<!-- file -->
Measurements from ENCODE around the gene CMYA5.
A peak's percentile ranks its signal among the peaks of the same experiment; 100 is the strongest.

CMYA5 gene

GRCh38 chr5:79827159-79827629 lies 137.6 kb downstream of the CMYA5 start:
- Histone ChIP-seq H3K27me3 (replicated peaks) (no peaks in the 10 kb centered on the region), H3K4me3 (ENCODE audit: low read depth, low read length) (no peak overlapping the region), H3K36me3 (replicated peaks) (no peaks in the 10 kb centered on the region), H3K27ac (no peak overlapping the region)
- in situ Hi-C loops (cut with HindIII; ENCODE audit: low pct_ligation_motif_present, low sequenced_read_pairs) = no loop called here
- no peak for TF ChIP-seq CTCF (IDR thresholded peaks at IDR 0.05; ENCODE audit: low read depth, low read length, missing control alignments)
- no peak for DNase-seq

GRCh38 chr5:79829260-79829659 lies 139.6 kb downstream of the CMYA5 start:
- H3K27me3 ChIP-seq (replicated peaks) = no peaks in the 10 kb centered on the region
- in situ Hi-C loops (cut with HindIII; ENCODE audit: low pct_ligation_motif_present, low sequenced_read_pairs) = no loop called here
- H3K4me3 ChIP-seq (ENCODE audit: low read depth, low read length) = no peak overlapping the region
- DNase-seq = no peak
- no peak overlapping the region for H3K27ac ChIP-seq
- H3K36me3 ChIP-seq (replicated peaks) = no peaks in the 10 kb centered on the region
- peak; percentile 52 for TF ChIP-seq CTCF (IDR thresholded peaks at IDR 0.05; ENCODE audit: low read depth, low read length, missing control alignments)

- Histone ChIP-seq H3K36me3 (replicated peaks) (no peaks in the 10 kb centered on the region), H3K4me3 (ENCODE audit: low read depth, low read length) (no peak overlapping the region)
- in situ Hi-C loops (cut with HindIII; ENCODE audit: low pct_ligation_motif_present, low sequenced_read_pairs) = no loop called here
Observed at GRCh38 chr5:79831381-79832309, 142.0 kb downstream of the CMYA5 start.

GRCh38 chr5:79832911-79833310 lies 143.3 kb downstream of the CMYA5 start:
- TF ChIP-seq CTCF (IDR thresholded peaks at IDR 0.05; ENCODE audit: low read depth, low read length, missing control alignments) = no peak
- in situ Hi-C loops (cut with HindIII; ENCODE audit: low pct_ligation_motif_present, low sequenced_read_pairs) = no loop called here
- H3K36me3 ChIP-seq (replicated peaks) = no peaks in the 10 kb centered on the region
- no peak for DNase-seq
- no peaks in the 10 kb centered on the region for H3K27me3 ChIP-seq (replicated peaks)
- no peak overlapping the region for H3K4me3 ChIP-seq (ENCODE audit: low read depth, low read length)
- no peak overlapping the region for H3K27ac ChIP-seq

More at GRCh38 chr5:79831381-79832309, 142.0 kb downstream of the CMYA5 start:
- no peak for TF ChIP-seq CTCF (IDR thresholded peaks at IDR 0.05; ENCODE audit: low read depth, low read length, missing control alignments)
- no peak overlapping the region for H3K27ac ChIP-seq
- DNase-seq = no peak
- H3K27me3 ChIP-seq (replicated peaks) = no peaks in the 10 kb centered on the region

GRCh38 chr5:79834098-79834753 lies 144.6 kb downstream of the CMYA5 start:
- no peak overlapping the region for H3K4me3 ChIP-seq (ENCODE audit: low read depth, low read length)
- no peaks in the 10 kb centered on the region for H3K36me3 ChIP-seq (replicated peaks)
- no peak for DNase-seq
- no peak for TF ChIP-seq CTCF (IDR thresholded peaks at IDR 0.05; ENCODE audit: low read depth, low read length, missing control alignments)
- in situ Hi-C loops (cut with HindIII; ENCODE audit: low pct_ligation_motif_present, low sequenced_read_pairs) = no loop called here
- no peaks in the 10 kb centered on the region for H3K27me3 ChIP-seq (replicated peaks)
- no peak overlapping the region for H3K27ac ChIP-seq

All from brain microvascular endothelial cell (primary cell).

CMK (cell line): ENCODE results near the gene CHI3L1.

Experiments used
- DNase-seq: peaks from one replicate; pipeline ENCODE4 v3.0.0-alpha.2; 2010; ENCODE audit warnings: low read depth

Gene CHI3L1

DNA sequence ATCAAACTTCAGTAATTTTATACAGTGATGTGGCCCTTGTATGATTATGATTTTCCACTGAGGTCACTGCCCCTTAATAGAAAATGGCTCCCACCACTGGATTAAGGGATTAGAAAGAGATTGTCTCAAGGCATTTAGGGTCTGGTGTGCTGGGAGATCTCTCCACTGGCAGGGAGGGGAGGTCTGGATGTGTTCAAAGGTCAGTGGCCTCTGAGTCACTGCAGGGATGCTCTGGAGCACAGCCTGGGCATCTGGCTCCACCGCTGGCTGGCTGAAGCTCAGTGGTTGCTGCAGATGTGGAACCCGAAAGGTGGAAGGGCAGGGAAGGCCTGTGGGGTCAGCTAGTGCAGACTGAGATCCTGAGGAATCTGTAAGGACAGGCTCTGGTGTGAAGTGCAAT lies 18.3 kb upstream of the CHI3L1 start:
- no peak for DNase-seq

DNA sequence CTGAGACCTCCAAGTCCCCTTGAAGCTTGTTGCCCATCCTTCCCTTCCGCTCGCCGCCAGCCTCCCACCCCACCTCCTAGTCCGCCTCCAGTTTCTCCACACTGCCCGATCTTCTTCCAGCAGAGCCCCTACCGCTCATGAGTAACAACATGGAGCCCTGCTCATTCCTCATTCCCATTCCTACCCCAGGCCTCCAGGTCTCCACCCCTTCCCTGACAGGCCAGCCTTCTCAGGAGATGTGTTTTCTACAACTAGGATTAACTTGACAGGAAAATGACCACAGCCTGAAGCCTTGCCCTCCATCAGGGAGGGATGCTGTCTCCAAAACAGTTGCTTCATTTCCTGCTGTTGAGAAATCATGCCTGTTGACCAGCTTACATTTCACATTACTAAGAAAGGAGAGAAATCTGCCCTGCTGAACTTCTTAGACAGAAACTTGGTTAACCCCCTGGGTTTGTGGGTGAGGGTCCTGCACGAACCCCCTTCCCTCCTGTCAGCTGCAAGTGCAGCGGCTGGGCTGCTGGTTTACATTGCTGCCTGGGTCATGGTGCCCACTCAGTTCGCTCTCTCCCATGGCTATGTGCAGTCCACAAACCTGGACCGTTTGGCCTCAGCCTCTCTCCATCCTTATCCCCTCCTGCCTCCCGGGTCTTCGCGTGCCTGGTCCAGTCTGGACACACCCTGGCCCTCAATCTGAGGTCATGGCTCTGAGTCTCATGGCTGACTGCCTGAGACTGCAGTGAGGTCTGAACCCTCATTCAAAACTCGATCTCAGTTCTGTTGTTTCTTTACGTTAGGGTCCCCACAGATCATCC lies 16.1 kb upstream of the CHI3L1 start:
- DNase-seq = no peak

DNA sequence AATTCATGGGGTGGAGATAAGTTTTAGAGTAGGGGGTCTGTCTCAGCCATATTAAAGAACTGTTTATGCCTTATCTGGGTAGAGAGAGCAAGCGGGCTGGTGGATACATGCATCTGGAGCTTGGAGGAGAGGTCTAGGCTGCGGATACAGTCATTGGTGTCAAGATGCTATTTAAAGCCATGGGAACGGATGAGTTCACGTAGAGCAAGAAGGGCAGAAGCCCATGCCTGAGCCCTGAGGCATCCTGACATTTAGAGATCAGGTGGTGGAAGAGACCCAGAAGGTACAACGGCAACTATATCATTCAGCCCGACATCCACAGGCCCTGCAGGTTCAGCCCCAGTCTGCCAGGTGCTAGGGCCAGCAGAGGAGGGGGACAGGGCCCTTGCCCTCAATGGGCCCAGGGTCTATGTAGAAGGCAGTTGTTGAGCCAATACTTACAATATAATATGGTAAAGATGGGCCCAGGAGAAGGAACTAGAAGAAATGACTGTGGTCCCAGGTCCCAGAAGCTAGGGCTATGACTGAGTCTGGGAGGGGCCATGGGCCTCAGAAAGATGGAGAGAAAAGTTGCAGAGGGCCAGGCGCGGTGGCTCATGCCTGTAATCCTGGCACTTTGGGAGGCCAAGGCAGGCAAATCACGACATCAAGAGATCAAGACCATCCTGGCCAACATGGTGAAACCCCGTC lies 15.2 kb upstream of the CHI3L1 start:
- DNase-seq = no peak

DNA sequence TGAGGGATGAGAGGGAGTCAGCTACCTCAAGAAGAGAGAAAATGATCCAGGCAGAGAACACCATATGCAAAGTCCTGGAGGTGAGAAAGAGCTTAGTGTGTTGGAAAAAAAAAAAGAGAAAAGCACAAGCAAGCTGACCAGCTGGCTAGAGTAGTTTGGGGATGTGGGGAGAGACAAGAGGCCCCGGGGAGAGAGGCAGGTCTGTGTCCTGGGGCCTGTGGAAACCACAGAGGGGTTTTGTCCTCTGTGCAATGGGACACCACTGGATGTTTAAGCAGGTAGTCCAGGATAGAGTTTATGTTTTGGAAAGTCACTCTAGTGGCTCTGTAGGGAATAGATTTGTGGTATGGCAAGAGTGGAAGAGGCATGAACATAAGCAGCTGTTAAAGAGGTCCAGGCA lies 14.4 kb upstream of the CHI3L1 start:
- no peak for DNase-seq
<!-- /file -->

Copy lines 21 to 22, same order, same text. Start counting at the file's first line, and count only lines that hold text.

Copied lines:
- TF ChIP-seq CTCF (IDR thresholded peaks at IDR 0.05; ENCODE audit: low read depth, low read length, missing control alignments) = no peak
- in situ Hi-C loops (cut with HindIII; ENCODE audit: low pct_ligation_motif_present, low sequenced_read_pairs) = no loop called here